Consistency is the key to rebalancing your investment portfolio. Consistency removes (or mitigates) emotional decisions. Emotional decisions stem from bad judgement, which stems from randomness and inconsistency.
There are two rebalancing philosophies: a scheduled “time-frame” based process and an “as-needed” process. No matter what method or timeframe you choose, stick with it!
Time-frame rebalancing requires you flip on the computer, run the calculations (typically with a spreadsheet or similar tool) and place trades. This may happen annually, semi-annually, quarterly or even monthly. Rebalancing on a time-frame basis is highly beneficial in helping you become a successful investor. But when is it best to rebalance?
If you have the emotional fortitude, time and ability to take rebalancing one step further, rebalancing “as-needed” really produces profound benefits. It isn't easy and it takes a fair amount of time however.
First you'll need to have specific tolerance ranges (such as one or two percent) and minimum trade sizes (such as 100 shares or $ 2,500 minimum trade size) depending on your account size. These ranges trigger rebalancing trades when they're needed , not on some arbitrary day of the year. This allows you the opportunity to take full advantage of intra-year asset class swings.
Rebalancing opportunities may not present themselves on some arbitrary date (such as once per year) as they do throughout the year. A consistent program of rebalancing is only as good as its implementation, and buying low / selling high when the opportunity presents itself is far more advantageous than the lazy man's route of once a year (or worse yet, not at all).
For example on January 1st, 2007 the S&P 500 started at 1,407. On December 31st of that year the S&P 500 ended at 1,411 – essentially a flat market for 500 of the largest US stocks. Yet on October 8th of that year the S&P 500 reached a high of 1,565. That's a mid-year gain of over 11% and would have been a great time to rebalance!
In fact there were multiple opportunities in 2007 to rebalance, including a low of 1,374 on March 5th and a high of 1,553 on July 19th. Each opportunity to sell high and buy low would have been missed by the novice investor (or financial advisor) who neglected reviewing their investment portfolio daily.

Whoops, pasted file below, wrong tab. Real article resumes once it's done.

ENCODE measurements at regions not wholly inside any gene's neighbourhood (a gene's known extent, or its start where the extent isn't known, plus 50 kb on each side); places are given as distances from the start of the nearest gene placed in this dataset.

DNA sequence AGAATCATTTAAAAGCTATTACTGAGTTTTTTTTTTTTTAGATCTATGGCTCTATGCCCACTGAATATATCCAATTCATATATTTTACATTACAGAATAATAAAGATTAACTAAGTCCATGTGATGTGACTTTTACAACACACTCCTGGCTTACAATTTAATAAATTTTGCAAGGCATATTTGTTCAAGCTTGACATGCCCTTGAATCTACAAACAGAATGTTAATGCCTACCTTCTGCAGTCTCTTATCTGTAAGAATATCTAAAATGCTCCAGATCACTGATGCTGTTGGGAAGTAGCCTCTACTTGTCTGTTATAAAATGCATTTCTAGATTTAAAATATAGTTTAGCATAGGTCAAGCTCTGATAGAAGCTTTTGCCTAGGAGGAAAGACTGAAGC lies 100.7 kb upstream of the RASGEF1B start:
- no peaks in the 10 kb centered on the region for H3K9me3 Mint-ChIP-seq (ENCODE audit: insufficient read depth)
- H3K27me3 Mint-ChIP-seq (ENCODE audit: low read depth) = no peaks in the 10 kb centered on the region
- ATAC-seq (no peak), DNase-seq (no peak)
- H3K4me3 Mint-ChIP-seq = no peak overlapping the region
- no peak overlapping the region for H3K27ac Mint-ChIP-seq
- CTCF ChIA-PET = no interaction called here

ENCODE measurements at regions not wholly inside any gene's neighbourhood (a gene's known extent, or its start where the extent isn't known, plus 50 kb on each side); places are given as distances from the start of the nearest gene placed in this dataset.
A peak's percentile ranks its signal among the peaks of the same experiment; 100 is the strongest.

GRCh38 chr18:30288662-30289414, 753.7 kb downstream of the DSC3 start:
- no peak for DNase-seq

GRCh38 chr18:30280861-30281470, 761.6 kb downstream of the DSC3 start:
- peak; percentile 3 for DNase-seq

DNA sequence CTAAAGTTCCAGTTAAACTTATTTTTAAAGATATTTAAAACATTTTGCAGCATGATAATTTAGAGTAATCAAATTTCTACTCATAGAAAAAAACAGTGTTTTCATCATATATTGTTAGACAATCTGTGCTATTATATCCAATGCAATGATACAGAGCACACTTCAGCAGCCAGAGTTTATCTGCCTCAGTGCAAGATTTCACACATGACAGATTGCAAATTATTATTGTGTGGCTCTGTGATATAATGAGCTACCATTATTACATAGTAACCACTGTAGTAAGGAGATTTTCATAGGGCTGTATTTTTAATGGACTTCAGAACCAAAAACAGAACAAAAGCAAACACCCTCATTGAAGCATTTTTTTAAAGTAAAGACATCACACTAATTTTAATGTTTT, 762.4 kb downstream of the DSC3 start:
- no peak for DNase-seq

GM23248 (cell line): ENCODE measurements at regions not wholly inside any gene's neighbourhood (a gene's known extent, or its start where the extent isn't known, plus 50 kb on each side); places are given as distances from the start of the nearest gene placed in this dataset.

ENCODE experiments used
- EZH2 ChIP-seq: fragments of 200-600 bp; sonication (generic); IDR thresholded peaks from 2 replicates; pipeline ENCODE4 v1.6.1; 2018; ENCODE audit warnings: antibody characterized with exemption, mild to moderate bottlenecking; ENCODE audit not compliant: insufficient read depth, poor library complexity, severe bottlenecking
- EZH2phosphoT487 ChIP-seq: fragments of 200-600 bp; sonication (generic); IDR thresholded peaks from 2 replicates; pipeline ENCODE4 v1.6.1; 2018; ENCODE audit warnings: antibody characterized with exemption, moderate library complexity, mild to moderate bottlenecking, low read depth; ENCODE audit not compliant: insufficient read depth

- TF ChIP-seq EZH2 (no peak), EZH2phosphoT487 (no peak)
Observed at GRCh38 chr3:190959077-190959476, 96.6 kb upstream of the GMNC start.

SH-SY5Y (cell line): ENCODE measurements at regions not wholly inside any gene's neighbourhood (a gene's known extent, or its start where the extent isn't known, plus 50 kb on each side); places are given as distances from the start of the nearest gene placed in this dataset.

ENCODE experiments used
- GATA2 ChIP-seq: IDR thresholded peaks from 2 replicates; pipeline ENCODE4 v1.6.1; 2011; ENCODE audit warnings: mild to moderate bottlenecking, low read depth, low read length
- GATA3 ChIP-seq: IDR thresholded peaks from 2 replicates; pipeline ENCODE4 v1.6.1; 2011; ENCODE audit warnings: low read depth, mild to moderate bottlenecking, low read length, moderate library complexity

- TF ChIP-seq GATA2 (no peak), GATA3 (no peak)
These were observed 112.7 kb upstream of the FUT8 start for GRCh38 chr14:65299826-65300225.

If you're not rebalancing “as needed” on your own, consider hiring a financial advisor (Google the National Association of Personal Financial Advisors) to monitor your portfolio daily and execute these trades for you – they may very likely pay for their fees simply by “babysitting” your portfolio's rebalancing needs.
You may think I'm data mining and I'll be the first to admit there are many years when annual re-balancing performs just fine. However, there are plenty of years when seemingly “stagnant” markets existed yet re-balancing still would have presented many advantages.
Take for example 2011. On January 3rd, 2011 the S&P 500 opened at 1,271. On December 31st it closed at 1,257 – a meager 1% fluctuation for the year. Upon closer observation the S&P 500 hit a low of 1,099 the third day of October, 2011. That's over a 13% decline from the indexes open of 1,271. Wouldn't it have been nice to be investing into stocks as they drop and selling them as they rise? Rebalancing on an “as needed” basis does just that!
Never rebalancing is clearly the least productive investment strategy. Rebalancing at least yearly makes a great deal of sense for most investors. For investors with the technology, time and tools to rebalance “as needed” (or a financial advisor with those capabilities) investment returns should be bolstered by the extra time and effort!